Alternative Dispute Resolution


Alternative Dispute Resolution

The ADR program was developed in response to the desire of AER stakeholders (the public, companies, government agencies, First Nations, Métis, and special interest groups) to be more directly involved and have more control in resolving energy-related disputes. Most typically, ADR is used to resolve public-to-company and company-to-company disputes; it is a company’s responsibility to inform potentially impacted stakeholders of the nature of proposed energy developments as well as any significant changes to existing operations.

Alternative processes might include direct negotiation, AER mediation, or independent third-party mediation. It is important to recognize that not all matters can or should be resolved without a more formal decision-making process like a public hearing.

ADR helps parties come together to resolve issues and disputes between stakeholders. The goal of an AER-facilitated meeting and/or mediation is to help parties explore and understand each other’s interests and, together, develop acceptable solutions. All parties are heard and all points of view considered, facilitating the creation of collaborative, mutually acceptable solutions.

Use and Initiation of ADR Program
The program is intended to help settle stakeholder disputes pertaining to energy matters regulated by the AER. Even though the AER encourages parties to first attempt to cooperatively reach agreement prior to requesting assistance from the AER’s ADR Team, in cases of dispute, use of the ADR program will be considered. ADR can be used prior to making an application to the AER, during the application review process, or for operational disputes. Additional information is available through the ADR Contacts page.

Any stakeholder involved in an energy dispute may contact the AER ADR Team at any time for information and assistance. The AER might also contact parties involved in a dispute and recommend an ADR process. ADR team members are located in field centres across Alberta and have received training in conflict management from various Alberta-based institutes; many team members hold professional designations in mediation. As members of the ADR Institute of Alberta and/or the ADR Institute of Canada, all team members adhere to a strict code of ethics.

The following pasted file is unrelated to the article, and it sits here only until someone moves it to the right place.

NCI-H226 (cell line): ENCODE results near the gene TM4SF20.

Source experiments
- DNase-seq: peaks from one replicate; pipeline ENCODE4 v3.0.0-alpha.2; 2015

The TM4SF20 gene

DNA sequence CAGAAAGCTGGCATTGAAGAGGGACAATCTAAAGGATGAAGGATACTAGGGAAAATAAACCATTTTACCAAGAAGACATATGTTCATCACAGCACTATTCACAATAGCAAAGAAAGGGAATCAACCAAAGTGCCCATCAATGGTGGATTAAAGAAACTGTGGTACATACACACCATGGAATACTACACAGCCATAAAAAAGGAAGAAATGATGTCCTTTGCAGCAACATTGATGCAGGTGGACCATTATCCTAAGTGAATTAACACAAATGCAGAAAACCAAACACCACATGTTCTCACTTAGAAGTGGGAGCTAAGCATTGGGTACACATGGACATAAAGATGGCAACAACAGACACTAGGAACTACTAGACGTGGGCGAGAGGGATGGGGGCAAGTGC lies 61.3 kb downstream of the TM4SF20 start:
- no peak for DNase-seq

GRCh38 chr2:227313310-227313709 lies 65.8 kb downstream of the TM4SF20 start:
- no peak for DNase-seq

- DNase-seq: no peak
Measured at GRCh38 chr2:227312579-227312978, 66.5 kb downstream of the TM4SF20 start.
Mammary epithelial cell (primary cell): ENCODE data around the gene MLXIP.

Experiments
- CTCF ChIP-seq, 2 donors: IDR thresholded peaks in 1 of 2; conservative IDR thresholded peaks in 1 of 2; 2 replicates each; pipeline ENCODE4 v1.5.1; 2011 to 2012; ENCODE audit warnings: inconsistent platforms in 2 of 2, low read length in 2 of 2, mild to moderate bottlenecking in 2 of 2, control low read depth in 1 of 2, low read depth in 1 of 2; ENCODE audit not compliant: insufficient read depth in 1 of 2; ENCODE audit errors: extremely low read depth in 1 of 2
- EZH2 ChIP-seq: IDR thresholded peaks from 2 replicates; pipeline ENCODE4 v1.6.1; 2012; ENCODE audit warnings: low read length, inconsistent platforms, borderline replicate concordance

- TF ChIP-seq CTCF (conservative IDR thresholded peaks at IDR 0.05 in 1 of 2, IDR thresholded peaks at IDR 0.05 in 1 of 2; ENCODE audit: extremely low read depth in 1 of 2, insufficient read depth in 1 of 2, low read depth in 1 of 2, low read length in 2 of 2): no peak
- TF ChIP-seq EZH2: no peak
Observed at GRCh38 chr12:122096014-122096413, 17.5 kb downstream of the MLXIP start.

The ADR team members will assist in arranging the logistics of a dispute-resolution meeting and preparing the parties for collaborative discussion; their primary interest is to help the affected parties reach a settlement that is acceptable to all. However, mediators are not decision makers, legal advisors, or solution providers.

What are the benefits of ADR?
ADR offers many major benefits, including the following:
  • Improvement in stakeholder relations because ADR
    • promotes a better understanding of the issues among all parties,
    • identifies common interests,
    • enables parties to repair and enhance relationships, and
    • allows parties to take an active role in resolving the dispute
  • Increase in face-to-face discussions between affected landowners and company decision makers, leading to local solutions to local problems
  • Efficient use of stakeholders’ time and resources, resulting in more routine applications for companies
  • A higher percentage of resolved stakeholder disputes without holding an AER hearing
  • More effective and efficient hearings—even in cases where only partial resolutions are reached—because ADR reduces the number of issues that need to be decided when a hearing is required.

What principles does the program maintain?

  • The ADR process must follow some prior attempts at resolution.
    • All stakeholders with concerns should enter into meaningful discussions before accessing AER ADR staff or engaging in third-party mediation.
  • Participation in the ADR process is voluntary unless directed by the AER.
    • ADR may be used as an option to resolve issues, either within or outside the regulatory process if all parties make an informed decision to participate.
    • When participation in ADR is voluntary, the AER expects companies to participate in a preliminary ADR meeting for company-to-company disputes.
  • The ADR process preserves the neutrality of the AER.
  • The ADR process is clear, accessible, flexible, and responsive to the parties and their needs.
  • Participants must act in “good faith” and keep an open mind.
    • Good faith means that parties agree to an open-minded, respectful, and honest discussion to reach a mutually acceptable solution.
  • Discussions within a preliminary ADR meeting or any subsequent mediation are confidential and conducted without prejudice unless the parties agree otherwise.
  • The ADR process will be a parallel process to the application process and will not delay the application process.
  • The ADR process will not preclude access to an AER hearing or diminish the rights of the parties.
Additional information on alternative dispute resolution can be found by accessing EnerFAQs: All About Alternative Dispute Resolution (ADR) or through the ADR Contacts page.